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U.S. cruise missiles launched into Syria in April 2017.
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Russian long-range cruise missiles launched against ISIS targets in June 2017.
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Courtesy of DefenseOne.

The United States doesn’t want war. The Russians, despite their bluster, don’t really want war. The Assad Regime is just desperate to prevent the Sunnis from taking Syria (and thereby likely perpetrating mass genocide against the Alawites). The only group that really stands to benefit from this chaos is the Iranians. They are the ones who need Syria more than anyone else. Without Syria as a transition point for Iranian influence into Lebanon and Gaza, the Iranians will never be able to solidify their regional hegemony.

However, there is a way we can all have our cake and eat it. Taking the information above into account, the ultimate Russian objective is simple to understand. First, they want to focus on securing their position in Crimea. Second, they want to maintain their bases in Syria, but so long as the United States opts not to topple the Assad Regime and his Alawite partners, the Russians are fine to let the pieces fall as they may in Syria. Third, the Russians do not want anymore interventions in the Mideast that might topple secular strongmen and replace them with Islamists. Fine, neither do we.

Writing in the brilliant American Affairs Journal, Hall Gardner asserts that “it is absolutely crucial to consider a new ‘Plan A,’ and a general settlement with Moscow that results in a formally neutral Ukraine.” Toward that end, Gardner rightly claims that,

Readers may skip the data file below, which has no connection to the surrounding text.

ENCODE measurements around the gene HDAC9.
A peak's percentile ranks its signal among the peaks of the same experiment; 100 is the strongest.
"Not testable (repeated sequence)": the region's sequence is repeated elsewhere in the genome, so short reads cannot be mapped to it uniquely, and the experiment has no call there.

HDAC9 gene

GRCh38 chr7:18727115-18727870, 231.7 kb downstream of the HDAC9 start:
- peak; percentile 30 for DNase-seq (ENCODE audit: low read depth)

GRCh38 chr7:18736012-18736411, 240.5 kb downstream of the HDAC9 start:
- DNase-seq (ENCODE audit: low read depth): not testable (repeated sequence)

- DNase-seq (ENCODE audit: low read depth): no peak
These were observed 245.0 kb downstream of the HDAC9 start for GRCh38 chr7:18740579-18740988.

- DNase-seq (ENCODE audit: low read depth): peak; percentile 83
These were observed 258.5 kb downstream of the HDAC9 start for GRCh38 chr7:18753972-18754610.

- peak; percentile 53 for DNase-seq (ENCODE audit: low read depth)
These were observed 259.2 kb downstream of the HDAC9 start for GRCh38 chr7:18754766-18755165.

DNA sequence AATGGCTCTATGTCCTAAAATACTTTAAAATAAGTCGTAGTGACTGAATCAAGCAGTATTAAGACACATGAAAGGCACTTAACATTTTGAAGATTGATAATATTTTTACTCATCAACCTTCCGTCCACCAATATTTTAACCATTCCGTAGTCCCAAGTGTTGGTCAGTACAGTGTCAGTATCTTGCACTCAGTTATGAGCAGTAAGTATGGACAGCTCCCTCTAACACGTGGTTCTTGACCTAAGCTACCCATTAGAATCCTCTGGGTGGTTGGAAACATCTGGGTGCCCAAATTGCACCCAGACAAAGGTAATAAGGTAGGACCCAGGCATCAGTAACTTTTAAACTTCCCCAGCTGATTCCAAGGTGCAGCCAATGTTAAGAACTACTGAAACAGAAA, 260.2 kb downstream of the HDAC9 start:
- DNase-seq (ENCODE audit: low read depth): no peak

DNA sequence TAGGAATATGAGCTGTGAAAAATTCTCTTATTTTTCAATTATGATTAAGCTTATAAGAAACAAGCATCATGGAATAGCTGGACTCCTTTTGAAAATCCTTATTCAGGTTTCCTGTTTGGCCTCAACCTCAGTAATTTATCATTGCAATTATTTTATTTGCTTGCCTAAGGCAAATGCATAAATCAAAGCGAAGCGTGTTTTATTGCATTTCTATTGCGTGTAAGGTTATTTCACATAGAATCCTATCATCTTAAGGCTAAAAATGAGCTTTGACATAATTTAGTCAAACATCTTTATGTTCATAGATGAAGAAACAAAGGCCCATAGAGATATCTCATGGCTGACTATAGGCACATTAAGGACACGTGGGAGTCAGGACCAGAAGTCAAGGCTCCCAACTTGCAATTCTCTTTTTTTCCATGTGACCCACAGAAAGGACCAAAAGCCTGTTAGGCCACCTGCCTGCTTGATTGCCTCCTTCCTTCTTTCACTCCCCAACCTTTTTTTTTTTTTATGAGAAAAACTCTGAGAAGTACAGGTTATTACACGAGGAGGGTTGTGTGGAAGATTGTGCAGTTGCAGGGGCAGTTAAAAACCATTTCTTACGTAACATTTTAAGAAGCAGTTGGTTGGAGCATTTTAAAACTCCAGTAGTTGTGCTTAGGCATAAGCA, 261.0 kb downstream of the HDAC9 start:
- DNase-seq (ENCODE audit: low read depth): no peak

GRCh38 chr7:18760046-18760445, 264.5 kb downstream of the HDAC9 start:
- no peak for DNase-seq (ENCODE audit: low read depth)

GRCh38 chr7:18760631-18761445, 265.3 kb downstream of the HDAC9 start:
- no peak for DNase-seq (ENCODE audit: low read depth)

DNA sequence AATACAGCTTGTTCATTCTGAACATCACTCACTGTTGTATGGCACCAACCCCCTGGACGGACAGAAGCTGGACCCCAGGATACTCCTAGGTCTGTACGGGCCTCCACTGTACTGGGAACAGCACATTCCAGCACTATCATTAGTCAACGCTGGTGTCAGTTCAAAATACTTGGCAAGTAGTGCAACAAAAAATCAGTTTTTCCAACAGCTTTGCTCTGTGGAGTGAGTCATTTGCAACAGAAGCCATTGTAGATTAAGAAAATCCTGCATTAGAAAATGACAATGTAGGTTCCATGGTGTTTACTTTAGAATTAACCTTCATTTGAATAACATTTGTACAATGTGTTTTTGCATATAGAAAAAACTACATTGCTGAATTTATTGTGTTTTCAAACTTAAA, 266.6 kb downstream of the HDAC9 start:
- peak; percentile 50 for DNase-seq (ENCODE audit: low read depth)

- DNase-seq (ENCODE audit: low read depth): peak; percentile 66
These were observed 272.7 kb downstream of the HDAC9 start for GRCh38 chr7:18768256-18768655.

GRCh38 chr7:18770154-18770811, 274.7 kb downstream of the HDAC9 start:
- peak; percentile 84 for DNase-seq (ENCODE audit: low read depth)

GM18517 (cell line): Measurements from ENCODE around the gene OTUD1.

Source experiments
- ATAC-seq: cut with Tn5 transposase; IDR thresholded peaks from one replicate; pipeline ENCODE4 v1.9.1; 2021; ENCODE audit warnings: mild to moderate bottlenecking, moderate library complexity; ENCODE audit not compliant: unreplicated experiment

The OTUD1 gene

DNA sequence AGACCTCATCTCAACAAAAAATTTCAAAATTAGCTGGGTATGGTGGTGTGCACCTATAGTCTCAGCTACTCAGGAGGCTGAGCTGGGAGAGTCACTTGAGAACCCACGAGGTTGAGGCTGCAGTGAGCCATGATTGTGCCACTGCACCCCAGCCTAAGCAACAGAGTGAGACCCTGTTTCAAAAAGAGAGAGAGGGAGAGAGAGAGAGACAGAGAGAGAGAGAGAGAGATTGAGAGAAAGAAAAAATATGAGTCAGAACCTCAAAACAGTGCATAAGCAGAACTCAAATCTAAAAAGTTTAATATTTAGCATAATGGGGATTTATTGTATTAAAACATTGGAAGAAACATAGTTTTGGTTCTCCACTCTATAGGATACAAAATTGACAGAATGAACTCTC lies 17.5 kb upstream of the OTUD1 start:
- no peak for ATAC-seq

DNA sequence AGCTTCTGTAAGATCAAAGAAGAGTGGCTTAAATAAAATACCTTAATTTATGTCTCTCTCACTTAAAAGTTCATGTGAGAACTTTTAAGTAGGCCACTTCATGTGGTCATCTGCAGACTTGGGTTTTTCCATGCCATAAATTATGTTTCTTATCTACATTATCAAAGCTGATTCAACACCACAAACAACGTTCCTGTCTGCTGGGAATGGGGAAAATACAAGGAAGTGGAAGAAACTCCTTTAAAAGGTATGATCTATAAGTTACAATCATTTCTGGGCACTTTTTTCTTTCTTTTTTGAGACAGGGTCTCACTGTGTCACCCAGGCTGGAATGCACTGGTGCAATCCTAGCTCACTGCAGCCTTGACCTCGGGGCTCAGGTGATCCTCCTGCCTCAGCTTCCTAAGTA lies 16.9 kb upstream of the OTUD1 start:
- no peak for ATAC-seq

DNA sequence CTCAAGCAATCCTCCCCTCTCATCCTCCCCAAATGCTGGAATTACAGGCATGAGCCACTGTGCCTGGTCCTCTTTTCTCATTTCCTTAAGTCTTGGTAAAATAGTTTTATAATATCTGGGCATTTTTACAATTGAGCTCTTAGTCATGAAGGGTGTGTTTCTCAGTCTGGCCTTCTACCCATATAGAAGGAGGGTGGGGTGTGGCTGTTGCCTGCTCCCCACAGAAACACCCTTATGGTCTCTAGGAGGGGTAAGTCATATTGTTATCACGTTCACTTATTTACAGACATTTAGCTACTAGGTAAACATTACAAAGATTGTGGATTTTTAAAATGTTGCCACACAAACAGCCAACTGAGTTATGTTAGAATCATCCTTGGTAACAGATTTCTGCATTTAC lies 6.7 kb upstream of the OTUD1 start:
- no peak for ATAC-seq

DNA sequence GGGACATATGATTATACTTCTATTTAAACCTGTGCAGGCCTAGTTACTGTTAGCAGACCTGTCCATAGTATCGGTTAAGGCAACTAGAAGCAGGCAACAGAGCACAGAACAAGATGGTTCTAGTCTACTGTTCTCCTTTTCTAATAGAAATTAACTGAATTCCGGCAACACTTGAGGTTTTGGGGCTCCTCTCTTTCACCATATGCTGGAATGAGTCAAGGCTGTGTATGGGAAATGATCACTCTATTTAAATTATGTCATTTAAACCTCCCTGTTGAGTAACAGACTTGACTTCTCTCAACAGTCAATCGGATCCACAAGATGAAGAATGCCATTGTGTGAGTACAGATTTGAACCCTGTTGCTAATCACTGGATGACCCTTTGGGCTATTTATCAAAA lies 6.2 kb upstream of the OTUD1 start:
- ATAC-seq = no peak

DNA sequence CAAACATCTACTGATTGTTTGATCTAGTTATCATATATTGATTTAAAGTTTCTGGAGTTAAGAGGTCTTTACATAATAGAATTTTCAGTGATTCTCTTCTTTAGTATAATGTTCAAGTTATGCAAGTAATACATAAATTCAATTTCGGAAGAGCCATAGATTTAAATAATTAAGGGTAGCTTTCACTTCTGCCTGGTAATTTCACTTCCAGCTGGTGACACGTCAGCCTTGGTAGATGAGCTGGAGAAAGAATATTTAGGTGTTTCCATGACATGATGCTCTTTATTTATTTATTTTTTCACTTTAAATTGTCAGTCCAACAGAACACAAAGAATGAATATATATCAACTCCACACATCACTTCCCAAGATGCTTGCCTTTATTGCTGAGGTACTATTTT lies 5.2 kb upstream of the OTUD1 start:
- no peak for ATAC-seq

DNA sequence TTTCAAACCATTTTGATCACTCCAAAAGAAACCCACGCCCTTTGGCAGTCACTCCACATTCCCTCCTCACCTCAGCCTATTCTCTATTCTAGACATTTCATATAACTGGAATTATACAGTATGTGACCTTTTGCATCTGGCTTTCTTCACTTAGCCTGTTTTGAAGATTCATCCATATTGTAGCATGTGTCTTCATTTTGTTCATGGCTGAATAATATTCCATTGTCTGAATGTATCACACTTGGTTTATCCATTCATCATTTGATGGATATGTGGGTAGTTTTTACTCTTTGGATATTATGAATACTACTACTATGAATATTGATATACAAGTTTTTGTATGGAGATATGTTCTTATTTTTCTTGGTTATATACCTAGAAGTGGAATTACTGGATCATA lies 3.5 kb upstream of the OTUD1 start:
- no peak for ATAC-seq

“A general settlement with Moscow that results in Ukrainian neutrality, but allows self-defense forces and permits Moscow to retain sovereignty over Crimea, will not necessarily result in full ‘capitulation.'”

In this, we have our first hope for a way out of this inexorable abyss that we’ve set a course for. The United States should understand that rather than being central to Russian ambitions, Syria is a peripheral matter that it is more than willing to trade away with Washington over. The United States should not weaken its position in Syria, in fact, it should likely strengthen its resolve in combating jihadist terror networks there. Meanwhile, it should continue giving a wide berth to the Assad forces–but not so wide a berth that they end up neutralizing our allies’ position on the ground. We will continue to protect our forces fighting ISIS and other jihadist groups whilst allowing for the Syrians, Iranians, and Russians to continue conducting their missions as they see fit. To the Russians, however, we should float the possibility of finally resolving the Crimea situation amicably in exchange for Russia standing down.